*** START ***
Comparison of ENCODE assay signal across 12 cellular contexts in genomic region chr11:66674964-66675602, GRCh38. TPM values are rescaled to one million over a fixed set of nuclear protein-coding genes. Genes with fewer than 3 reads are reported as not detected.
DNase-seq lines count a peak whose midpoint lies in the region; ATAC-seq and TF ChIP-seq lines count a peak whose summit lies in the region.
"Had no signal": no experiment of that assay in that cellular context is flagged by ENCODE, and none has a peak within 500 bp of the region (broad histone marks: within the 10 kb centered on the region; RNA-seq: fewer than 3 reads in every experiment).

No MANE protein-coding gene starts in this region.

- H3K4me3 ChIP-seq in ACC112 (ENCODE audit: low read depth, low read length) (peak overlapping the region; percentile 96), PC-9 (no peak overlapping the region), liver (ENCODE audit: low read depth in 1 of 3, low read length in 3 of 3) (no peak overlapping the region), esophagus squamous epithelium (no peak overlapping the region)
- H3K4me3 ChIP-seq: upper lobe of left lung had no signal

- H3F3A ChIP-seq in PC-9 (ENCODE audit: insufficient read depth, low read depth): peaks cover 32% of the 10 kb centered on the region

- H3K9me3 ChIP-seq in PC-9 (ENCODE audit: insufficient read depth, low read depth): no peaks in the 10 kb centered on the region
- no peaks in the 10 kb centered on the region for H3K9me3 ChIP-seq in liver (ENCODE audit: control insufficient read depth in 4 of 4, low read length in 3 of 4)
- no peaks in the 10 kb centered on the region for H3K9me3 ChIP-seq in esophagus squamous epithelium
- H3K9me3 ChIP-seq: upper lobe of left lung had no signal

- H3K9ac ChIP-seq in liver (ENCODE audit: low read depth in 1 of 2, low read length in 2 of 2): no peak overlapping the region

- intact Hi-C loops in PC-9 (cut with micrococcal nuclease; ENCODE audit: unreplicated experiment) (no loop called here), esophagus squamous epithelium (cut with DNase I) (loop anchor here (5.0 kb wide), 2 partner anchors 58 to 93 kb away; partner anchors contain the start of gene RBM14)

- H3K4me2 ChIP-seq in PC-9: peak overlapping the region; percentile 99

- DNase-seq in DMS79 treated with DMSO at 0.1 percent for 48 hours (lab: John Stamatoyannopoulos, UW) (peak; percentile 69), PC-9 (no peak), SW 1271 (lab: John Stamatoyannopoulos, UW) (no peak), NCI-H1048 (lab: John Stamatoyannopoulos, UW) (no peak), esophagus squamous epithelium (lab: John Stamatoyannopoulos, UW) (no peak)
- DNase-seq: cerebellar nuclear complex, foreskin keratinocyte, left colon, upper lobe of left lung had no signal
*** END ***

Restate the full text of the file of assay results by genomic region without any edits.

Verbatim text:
Comparison of ENCODE assay signal across 12 cellular contexts in genomic region chr11:66674964-66675602, GRCh38. TPM values are rescaled to one million over a fixed set of nuclear protein-coding genes. Genes with fewer than 3 reads are reported as not detected.
DNase-seq lines count a peak whose midpoint lies in the region; ATAC-seq and TF ChIP-seq lines count a peak whose summit lies in the region.
"Had no signal": no experiment of that assay in that cellular context is flagged by ENCODE, and none has a peak within 500 bp of the region (broad histone marks: within the 10 kb centered on the region; RNA-seq: fewer than 3 reads in every experiment).

No MANE protein-coding gene starts in this region.

- H3K4me3 ChIP-seq in ACC112 (ENCODE audit: low read depth, low read length) (peak overlapping the region; percentile 96), PC-9 (no peak overlapping the region), liver (ENCODE audit: low read depth in 1 of 3, low read length in 3 of 3) (no peak overlapping the region), esophagus squamous epithelium (no peak overlapping the region)
- H3K4me3 ChIP-seq: upper lobe of left lung had no signal

- H3F3A ChIP-seq in PC-9 (ENCODE audit: insufficient read depth, low read depth): peaks cover 32% of the 10 kb centered on the region

- H3K9me3 ChIP-seq in PC-9 (ENCODE audit: insufficient read depth, low read depth): no peaks in the 10 kb centered on the region
- no peaks in the 10 kb centered on the region for H3K9me3 ChIP-seq in liver (ENCODE audit: control insufficient read depth in 4 of 4, low read length in 3 of 4)
- no peaks in the 10 kb centered on the region for H3K9me3 ChIP-seq in esophagus squamous epithelium
- H3K9me3 ChIP-seq: upper lobe of left lung had no signal

- H3K9ac ChIP-seq in liver (ENCODE audit: low read depth in 1 of 2, low read length in 2 of 2): no peak overlapping the region

- intact Hi-C loops in PC-9 (cut with micrococcal nuclease; ENCODE audit: unreplicated experiment) (no loop called here), esophagus squamous epithelium (cut with DNase I) (loop anchor here (5.0 kb wide), 2 partner anchors 58 to 93 kb away; partner anchors contain the start of gene RBM14)

- H3K4me2 ChIP-seq in PC-9: peak overlapping the region; percentile 99

- DNase-seq in DMS79 treated with DMSO at 0.1 percent for 48 hours (lab: John Stamatoyannopoulos, UW) (peak; percentile 69), PC-9 (no peak), SW 1271 (lab: John Stamatoyannopoulos, UW) (no peak), NCI-H1048 (lab: John Stamatoyannopoulos, UW) (no peak), esophagus squamous epithelium (lab: John Stamatoyannopoulos, UW) (no peak)
- DNase-seq: cerebellar nuclear complex, foreskin keratinocyte, left colon, upper lobe of left lung had no signal